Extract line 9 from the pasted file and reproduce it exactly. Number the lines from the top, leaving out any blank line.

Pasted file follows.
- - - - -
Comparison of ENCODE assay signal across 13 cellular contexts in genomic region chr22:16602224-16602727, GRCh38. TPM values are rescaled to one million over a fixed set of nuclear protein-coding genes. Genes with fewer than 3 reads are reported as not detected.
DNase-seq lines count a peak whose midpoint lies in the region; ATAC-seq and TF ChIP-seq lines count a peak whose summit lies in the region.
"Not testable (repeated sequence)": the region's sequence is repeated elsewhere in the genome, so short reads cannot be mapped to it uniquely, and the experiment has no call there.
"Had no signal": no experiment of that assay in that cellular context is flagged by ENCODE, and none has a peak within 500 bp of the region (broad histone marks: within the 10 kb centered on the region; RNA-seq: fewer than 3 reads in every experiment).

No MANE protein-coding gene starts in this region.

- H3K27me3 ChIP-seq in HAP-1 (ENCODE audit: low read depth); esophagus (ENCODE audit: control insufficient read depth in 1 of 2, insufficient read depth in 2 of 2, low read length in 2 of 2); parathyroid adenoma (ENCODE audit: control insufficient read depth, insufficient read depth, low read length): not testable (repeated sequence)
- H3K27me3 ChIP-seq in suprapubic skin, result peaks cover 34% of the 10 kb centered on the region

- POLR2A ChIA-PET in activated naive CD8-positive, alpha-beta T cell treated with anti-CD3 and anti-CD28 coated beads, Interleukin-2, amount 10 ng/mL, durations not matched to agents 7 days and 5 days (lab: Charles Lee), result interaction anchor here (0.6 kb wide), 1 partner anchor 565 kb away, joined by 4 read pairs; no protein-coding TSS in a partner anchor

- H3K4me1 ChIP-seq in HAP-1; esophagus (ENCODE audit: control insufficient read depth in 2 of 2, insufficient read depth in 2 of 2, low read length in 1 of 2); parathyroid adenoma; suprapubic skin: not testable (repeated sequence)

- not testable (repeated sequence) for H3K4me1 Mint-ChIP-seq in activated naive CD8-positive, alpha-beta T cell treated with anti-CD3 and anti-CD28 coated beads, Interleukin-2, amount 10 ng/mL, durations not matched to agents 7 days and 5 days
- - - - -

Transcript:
- H3K4me1 ChIP-seq in HAP-1; esophagus (ENCODE audit: control insufficient read depth in 2 of 2, insufficient read depth in 2 of 2, low read length in 1 of 2); parathyroid adenoma; suprapubic skin: not testable (repeated sequence)